The Heart Of The Romanist Appeal To Protestants: Skepticism

…If the Roman Catholic Church is infallible, in other words, if the Roman Catholic Church cannot possibly teach error, then it obviously makes sense to say what Ignatius said. If you want certainty about being right, you simply go with whatever this infallible church says, even if what that church says contradicts your own senses or reasoning. If something looks white to you and the church says it is black, you have to believe it is black. You can’t have any certainty if you trust your own sensory or rational faculties. Your sensory and rational faculties are fundamentally unreliable.

Many Roman Catholic apologists use some of the principles underlying Ignatius’s statement when they are attempting to convince Protestants to cross the Tiber and join the Roman Catholic Church. These apologists regularly point to the differences of opinion among Protestants to hammer home the idea that epistemological certainty resides only in Rome.

Protestants are told that they cannot trust their own interpretations of Scripture, church history, the church fathers, or anything else for that matter. They cannot trust their own evaluations of the evidence. They cannot trust themselves to tell the difference between black and white. Their sensory and rational faculties are attacked at every point. Those who buy into this way of thinking start to doubt everything, and they start to wonder where they can find stable ground. The Roman apologist is waiting to tell them that the only ground of certainty is Rome. Rome will tell you what is black and what is white. Read more»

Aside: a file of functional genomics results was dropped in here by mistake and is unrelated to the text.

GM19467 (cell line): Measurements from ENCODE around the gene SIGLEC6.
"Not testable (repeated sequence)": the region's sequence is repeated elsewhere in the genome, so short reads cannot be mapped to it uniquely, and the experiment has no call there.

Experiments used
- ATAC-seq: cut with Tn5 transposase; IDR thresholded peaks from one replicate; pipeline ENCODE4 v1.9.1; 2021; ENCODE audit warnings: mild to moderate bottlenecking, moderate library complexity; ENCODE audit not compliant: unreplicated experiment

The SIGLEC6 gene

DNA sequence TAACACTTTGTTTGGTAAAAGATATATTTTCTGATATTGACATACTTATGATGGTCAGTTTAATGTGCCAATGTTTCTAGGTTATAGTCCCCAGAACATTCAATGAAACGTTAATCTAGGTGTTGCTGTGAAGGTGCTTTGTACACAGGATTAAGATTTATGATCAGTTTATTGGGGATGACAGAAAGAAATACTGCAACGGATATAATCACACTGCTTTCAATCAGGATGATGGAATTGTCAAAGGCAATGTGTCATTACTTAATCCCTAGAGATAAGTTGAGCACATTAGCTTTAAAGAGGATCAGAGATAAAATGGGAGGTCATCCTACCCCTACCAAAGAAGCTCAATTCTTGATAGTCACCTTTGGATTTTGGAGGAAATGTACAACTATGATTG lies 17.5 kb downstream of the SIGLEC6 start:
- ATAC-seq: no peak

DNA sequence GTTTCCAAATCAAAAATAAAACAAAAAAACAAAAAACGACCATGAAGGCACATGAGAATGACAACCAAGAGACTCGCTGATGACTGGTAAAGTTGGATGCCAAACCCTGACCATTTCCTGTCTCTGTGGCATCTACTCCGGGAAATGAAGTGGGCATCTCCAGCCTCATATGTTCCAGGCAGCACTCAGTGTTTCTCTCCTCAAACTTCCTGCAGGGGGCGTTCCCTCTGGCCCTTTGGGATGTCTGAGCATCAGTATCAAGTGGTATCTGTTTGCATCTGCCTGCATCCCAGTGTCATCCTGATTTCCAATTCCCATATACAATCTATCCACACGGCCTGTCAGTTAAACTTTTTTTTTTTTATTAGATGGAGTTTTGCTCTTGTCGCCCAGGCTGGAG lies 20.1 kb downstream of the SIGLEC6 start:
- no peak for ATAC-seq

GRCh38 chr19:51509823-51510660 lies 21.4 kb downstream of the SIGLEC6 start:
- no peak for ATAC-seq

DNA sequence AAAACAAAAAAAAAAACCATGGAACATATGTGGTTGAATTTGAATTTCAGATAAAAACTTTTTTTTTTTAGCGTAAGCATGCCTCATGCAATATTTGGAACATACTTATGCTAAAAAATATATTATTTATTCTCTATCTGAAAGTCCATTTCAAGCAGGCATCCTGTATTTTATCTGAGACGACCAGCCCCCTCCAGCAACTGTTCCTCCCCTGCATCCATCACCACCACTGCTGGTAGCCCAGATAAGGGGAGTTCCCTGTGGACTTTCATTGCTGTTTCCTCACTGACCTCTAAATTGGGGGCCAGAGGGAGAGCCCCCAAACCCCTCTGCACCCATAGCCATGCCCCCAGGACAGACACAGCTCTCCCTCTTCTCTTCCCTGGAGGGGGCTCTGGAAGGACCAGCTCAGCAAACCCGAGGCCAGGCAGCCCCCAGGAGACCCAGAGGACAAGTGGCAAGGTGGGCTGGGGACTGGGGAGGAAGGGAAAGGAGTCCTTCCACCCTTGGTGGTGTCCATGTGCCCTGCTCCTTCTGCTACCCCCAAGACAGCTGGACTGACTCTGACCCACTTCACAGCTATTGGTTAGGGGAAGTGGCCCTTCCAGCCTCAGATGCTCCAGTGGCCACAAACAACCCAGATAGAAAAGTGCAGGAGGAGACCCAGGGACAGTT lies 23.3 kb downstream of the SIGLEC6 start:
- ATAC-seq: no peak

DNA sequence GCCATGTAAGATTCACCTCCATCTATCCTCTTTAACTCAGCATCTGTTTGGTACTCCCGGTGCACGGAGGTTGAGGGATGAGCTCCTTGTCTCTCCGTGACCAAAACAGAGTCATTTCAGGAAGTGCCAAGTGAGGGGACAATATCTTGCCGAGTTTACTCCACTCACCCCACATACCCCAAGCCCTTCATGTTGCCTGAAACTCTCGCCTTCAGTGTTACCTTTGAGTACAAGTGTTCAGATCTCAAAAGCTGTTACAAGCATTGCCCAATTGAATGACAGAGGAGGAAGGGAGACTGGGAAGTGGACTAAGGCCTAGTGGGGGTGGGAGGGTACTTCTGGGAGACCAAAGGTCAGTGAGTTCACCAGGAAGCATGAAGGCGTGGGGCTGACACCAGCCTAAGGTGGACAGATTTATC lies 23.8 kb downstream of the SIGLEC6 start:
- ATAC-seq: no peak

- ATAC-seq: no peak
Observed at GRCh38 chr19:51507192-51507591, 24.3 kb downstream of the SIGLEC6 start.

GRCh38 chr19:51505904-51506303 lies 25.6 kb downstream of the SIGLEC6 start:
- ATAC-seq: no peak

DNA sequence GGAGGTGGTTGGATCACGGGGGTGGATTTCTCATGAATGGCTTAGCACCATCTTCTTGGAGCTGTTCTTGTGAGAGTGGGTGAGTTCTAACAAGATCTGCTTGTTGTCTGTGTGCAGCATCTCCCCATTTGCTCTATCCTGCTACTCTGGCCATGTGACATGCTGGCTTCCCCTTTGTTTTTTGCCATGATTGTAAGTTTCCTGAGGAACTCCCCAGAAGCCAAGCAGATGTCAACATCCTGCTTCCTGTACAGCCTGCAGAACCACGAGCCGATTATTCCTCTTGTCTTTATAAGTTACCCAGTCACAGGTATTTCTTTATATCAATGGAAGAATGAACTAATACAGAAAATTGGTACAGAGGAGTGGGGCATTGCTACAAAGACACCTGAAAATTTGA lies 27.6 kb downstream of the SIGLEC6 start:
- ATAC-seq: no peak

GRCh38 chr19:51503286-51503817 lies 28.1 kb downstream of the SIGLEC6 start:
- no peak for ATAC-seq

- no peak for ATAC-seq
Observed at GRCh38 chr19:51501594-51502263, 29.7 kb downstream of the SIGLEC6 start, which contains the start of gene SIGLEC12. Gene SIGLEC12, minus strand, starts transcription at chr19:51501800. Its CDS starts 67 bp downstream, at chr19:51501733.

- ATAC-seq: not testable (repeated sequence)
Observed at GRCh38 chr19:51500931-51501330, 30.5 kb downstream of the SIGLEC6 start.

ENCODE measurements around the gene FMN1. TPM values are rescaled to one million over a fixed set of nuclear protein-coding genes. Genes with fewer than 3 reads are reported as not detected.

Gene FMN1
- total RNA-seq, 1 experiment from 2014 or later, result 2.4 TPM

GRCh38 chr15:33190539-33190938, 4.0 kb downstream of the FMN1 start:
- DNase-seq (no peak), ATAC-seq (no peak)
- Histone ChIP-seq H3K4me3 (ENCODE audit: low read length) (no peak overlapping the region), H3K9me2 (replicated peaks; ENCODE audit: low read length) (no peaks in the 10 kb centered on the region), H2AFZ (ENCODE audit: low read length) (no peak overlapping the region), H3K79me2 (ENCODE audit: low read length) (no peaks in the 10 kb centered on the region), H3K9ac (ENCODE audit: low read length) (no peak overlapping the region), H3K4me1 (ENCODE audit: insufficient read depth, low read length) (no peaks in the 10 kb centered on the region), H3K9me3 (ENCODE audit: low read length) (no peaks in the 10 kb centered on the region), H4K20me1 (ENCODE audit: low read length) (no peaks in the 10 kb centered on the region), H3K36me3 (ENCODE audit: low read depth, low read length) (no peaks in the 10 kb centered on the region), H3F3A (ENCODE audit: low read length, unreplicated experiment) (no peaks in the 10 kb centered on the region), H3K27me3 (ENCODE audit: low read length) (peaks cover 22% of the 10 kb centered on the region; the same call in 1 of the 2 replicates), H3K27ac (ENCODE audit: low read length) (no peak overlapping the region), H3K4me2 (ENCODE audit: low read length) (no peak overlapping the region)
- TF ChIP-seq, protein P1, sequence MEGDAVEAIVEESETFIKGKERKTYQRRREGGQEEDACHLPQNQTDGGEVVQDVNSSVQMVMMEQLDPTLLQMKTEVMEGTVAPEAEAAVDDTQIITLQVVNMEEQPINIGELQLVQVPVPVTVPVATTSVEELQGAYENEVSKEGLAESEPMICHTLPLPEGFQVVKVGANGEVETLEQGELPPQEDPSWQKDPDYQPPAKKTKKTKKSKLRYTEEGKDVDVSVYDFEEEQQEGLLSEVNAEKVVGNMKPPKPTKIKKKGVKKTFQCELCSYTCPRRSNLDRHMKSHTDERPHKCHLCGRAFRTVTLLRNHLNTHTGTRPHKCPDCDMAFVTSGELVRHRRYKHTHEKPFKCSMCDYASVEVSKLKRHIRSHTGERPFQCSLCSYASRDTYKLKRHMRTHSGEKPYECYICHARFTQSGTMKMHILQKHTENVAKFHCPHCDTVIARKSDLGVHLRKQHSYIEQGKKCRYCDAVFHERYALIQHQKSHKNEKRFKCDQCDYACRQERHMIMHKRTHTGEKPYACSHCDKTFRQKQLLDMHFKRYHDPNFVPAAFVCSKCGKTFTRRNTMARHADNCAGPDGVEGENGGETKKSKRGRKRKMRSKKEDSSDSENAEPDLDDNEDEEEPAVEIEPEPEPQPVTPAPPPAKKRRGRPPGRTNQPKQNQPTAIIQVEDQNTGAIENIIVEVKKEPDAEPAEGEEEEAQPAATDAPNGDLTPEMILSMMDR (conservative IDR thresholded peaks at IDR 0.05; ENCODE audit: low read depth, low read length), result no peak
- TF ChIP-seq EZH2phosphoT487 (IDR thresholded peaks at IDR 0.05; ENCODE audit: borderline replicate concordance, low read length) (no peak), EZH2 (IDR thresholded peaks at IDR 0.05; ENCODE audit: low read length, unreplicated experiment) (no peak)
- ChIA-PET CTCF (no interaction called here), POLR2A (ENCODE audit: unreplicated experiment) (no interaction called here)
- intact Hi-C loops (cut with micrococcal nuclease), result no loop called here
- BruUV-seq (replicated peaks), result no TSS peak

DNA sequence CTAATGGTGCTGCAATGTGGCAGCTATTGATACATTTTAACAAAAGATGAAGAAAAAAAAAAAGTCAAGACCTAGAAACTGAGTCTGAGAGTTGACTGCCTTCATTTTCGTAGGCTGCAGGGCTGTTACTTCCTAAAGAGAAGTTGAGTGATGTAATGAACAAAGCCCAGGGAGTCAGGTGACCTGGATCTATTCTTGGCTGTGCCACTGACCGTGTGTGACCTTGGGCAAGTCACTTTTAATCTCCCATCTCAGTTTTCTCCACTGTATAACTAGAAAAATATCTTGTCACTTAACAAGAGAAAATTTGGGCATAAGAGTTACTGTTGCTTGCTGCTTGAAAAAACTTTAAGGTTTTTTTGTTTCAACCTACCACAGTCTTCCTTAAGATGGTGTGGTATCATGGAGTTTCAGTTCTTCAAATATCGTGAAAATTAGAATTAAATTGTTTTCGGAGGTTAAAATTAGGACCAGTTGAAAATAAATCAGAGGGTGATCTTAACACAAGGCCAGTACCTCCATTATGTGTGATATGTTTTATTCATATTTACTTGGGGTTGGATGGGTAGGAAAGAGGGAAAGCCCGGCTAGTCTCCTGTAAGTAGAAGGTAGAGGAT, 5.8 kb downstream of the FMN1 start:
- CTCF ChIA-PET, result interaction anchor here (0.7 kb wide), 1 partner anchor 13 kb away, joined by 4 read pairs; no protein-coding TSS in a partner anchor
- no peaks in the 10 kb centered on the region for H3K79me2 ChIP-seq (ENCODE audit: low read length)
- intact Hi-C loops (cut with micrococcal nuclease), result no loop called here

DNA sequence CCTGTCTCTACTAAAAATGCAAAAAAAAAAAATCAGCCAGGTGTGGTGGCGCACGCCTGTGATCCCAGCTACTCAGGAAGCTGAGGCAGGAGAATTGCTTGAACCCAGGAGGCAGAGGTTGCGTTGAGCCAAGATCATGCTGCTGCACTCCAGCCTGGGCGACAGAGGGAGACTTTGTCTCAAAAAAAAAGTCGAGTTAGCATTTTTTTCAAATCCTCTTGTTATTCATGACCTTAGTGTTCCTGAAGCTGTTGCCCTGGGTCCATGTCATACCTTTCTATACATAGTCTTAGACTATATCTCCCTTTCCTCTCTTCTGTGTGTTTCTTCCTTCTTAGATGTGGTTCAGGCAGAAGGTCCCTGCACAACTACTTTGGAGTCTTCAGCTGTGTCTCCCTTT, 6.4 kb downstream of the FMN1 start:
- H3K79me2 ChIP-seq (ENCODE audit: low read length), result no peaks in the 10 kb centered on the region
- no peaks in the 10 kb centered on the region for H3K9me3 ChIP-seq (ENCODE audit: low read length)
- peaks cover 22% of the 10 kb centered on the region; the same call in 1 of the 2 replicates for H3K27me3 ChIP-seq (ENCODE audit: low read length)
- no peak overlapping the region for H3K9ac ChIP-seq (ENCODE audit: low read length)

Keith Mathison | The Roman Catholic Call To Confusion | Light In Dark Places | September 7, 2021


    Post authored by:

  • R. Scott Clark
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    R.Scott Clark is the President of the Heidelberg Reformation Association, the author and editor of, and contributor to several books and the author of many articles. He has taught church history and historical theology since 1997 at Westminster Seminary California. He has also taught at Wheaton College, Reformed Theological Seminary, and Concordia University. He has hosted the Heidelblog since 2007.

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